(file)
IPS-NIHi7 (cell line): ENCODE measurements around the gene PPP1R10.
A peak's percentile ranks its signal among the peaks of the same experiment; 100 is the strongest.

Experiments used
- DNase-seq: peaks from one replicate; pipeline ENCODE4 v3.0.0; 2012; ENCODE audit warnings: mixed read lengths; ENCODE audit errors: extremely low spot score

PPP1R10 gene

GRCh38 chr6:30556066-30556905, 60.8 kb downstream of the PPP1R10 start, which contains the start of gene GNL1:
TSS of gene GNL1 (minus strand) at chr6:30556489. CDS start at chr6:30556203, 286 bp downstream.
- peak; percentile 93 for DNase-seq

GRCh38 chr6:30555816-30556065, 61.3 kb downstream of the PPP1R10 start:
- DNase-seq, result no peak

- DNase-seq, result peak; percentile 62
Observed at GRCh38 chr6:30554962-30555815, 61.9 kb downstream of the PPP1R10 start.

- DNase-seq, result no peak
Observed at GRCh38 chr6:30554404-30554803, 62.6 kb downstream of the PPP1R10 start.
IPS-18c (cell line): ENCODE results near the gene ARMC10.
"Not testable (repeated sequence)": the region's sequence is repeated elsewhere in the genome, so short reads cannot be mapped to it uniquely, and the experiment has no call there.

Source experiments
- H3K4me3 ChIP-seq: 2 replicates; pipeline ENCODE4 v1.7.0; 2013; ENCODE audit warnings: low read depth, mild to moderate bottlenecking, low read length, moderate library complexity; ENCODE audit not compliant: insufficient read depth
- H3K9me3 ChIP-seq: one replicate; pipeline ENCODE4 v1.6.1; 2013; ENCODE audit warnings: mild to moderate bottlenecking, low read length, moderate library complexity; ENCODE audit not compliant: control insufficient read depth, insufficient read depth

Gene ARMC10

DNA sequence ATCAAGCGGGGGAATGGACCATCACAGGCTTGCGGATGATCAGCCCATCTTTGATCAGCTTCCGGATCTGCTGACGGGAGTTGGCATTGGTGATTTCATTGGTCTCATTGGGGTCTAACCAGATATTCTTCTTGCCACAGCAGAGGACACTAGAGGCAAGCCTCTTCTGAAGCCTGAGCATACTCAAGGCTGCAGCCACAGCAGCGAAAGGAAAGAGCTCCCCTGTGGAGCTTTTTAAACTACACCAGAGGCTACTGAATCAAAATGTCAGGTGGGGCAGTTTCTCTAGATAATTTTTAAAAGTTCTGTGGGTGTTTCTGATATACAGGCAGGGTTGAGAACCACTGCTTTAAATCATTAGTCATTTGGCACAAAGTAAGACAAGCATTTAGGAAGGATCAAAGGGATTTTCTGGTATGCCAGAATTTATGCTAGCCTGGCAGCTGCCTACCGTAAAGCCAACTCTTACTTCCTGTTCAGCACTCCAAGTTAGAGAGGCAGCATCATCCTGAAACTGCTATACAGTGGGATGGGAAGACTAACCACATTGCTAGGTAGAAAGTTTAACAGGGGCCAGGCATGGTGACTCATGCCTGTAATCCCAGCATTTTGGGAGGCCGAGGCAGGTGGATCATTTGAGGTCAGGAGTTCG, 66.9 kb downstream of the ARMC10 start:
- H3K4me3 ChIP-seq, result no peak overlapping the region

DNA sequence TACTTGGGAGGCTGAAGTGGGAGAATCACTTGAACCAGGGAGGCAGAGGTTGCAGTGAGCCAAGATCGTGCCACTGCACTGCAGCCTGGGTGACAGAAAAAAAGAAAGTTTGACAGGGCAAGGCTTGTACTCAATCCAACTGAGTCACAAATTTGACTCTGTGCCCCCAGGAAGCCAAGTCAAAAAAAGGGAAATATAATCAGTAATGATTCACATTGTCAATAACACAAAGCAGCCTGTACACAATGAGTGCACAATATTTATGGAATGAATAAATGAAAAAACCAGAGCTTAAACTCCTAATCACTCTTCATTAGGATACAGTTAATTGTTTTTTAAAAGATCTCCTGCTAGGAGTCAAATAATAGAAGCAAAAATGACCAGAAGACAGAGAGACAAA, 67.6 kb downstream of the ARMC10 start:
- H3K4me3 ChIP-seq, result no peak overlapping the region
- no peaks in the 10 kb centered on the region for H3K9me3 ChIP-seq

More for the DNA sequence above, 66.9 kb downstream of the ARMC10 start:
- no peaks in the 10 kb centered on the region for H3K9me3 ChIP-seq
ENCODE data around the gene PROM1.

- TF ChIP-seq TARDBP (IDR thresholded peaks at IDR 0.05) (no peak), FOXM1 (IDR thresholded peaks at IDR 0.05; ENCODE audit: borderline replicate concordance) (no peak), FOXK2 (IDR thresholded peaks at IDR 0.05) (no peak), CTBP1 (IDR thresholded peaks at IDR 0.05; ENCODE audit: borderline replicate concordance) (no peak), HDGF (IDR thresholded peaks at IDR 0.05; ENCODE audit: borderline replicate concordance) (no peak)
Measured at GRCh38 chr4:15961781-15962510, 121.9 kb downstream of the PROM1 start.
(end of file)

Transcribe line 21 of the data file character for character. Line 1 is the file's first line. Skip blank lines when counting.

DNA sequence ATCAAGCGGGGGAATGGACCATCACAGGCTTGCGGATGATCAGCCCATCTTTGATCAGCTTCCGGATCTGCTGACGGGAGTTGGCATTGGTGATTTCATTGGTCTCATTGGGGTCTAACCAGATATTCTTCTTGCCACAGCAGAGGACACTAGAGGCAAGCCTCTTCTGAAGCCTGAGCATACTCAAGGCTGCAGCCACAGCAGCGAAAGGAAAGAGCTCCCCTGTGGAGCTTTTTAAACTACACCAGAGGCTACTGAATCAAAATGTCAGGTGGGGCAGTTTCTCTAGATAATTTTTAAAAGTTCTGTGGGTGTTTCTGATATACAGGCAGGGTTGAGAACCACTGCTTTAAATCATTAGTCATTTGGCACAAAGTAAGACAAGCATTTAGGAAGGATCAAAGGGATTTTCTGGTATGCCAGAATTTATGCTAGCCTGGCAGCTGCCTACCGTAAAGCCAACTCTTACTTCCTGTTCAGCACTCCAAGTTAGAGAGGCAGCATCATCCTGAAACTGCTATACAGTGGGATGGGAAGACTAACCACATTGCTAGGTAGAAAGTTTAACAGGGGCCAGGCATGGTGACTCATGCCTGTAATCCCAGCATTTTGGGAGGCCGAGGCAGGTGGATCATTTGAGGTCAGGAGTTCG, 66.9 kb downstream of the ARMC10 start: